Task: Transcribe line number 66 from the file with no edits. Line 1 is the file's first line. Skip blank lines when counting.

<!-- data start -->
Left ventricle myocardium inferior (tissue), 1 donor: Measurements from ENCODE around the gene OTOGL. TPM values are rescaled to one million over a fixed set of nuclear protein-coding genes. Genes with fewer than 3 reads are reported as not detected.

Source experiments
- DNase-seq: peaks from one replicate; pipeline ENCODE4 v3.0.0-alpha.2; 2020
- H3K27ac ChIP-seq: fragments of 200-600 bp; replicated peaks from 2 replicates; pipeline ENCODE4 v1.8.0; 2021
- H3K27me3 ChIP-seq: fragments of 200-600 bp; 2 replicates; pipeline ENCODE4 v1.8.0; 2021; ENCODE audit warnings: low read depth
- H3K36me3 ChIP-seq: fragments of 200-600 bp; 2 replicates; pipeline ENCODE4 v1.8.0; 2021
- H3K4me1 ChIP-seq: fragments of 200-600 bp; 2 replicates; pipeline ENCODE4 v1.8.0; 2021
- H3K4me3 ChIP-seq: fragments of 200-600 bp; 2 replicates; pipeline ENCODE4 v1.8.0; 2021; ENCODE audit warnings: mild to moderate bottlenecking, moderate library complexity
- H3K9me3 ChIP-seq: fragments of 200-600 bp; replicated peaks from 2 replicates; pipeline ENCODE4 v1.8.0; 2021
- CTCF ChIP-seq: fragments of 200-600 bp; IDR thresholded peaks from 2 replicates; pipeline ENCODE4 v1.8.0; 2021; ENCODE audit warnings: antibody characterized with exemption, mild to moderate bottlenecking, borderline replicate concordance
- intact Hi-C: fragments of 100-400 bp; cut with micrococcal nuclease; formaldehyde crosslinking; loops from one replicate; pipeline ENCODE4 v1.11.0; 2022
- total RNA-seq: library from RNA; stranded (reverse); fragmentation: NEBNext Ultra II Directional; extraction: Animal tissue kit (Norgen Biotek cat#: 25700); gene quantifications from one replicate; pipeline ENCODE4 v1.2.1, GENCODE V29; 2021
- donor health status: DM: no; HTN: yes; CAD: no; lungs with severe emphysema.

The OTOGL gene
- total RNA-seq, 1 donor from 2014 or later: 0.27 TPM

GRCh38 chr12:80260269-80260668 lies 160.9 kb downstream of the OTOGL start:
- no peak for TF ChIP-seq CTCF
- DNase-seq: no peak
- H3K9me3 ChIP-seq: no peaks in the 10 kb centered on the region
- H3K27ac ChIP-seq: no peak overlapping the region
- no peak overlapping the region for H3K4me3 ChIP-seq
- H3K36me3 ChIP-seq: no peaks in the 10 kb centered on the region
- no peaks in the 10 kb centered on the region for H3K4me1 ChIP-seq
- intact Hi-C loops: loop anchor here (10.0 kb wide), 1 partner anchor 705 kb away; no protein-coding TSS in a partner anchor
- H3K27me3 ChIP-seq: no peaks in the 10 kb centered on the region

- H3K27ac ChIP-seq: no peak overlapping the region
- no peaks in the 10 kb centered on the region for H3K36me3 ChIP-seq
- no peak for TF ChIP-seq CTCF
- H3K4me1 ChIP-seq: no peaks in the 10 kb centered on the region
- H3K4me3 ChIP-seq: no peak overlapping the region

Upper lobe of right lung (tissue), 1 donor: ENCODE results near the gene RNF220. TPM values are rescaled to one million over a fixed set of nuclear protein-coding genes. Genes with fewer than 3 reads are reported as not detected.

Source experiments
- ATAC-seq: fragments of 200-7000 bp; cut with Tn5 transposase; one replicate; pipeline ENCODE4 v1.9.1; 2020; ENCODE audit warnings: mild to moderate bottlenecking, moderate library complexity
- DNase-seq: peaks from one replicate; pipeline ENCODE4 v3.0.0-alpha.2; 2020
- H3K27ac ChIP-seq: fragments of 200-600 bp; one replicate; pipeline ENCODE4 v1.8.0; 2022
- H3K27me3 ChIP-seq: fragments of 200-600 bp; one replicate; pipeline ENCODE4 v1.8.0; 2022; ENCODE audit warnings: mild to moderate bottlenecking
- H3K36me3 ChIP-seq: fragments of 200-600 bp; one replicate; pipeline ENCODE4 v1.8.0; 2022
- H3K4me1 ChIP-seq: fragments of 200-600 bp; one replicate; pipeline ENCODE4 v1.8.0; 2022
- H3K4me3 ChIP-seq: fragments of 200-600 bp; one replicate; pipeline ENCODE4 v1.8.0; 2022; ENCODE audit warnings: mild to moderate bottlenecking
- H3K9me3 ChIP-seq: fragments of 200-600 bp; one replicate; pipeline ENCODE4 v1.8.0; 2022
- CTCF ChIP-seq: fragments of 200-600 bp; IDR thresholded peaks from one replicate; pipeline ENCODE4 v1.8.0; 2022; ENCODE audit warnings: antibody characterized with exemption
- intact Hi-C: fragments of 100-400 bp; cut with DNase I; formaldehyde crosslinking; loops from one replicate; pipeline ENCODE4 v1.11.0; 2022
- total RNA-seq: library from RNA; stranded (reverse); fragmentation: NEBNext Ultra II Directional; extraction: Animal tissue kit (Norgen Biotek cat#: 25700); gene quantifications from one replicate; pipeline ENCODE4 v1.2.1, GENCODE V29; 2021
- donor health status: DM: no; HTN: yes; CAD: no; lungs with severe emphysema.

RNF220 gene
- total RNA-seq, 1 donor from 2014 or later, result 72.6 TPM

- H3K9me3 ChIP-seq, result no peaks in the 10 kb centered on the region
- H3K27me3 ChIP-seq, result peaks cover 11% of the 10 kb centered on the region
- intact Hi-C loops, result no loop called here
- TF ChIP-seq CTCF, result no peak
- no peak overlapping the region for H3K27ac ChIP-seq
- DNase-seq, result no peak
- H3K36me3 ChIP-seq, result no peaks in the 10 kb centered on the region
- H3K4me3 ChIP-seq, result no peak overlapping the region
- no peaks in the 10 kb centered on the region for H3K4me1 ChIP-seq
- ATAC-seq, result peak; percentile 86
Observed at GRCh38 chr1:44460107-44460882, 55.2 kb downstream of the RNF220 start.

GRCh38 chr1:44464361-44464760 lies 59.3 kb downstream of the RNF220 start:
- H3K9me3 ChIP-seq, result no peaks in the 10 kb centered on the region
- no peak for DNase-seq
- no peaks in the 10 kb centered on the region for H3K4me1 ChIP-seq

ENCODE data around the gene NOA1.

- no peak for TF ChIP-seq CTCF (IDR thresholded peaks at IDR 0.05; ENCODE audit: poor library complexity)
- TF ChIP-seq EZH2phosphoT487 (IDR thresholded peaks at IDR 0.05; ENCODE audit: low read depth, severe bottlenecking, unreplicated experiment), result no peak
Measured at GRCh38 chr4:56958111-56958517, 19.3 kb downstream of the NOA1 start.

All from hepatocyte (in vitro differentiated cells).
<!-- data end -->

All from hepatocyte (in vitro differentiated cells).